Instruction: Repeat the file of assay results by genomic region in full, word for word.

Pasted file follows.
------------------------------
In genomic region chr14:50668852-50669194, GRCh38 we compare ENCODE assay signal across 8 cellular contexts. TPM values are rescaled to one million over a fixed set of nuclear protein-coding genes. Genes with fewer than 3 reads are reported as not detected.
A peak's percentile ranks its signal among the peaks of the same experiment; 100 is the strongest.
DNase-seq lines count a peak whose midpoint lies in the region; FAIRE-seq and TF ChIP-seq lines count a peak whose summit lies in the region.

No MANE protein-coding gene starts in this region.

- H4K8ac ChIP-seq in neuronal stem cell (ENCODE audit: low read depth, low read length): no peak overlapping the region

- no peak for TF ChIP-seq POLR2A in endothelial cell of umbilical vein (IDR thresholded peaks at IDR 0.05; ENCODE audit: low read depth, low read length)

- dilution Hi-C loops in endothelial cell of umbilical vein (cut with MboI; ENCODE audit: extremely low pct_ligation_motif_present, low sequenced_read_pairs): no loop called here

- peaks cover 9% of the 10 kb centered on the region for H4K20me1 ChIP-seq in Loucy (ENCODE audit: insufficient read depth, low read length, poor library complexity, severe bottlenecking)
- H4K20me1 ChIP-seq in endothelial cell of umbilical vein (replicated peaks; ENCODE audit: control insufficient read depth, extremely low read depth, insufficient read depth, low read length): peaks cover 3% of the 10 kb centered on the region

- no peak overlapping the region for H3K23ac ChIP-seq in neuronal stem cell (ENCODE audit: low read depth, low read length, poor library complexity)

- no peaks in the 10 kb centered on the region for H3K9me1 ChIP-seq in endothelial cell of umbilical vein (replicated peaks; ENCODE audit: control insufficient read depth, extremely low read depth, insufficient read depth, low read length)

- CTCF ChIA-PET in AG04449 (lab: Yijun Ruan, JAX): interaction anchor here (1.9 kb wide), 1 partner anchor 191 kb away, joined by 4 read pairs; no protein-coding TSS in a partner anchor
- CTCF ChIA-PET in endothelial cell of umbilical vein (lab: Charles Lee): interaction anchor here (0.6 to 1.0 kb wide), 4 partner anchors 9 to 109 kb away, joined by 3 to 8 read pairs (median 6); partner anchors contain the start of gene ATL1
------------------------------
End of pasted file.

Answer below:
In genomic region chr14:50668852-50669194, GRCh38 we compare ENCODE assay signal across 8 cellular contexts. TPM values are rescaled to one million over a fixed set of nuclear protein-coding genes. Genes with fewer than 3 reads are reported as not detected.
A peak's percentile ranks its signal among the peaks of the same experiment; 100 is the strongest.
DNase-seq lines count a peak whose midpoint lies in the region; FAIRE-seq and TF ChIP-seq lines count a peak whose summit lies in the region.

No MANE protein-coding gene starts in this region.

- H4K8ac ChIP-seq in neuronal stem cell (ENCODE audit: low read depth, low read length): no peak overlapping the region

- no peak for TF ChIP-seq POLR2A in endothelial cell of umbilical vein (IDR thresholded peaks at IDR 0.05; ENCODE audit: low read depth, low read length)

- dilution Hi-C loops in endothelial cell of umbilical vein (cut with MboI; ENCODE audit: extremely low pct_ligation_motif_present, low sequenced_read_pairs): no loop called here

- peaks cover 9% of the 10 kb centered on the region for H4K20me1 ChIP-seq in Loucy (ENCODE audit: insufficient read depth, low read length, poor library complexity, severe bottlenecking)
- H4K20me1 ChIP-seq in endothelial cell of umbilical vein (replicated peaks; ENCODE audit: control insufficient read depth, extremely low read depth, insufficient read depth, low read length): peaks cover 3% of the 10 kb centered on the region

- no peak overlapping the region for H3K23ac ChIP-seq in neuronal stem cell (ENCODE audit: low read depth, low read length, poor library complexity)

- no peaks in the 10 kb centered on the region for H3K9me1 ChIP-seq in endothelial cell of umbilical vein (replicated peaks; ENCODE audit: control insufficient read depth, extremely low read depth, insufficient read depth, low read length)

- CTCF ChIA-PET in AG04449 (lab: Yijun Ruan, JAX): interaction anchor here (1.9 kb wide), 1 partner anchor 191 kb away, joined by 4 read pairs; no protein-coding TSS in a partner anchor
- CTCF ChIA-PET in endothelial cell of umbilical vein (lab: Charles Lee): interaction anchor here (0.6 to 1.0 kb wide), 4 partner anchors 9 to 109 kb away, joined by 3 to 8 read pairs (median 6); partner anchors contain the start of gene ATL1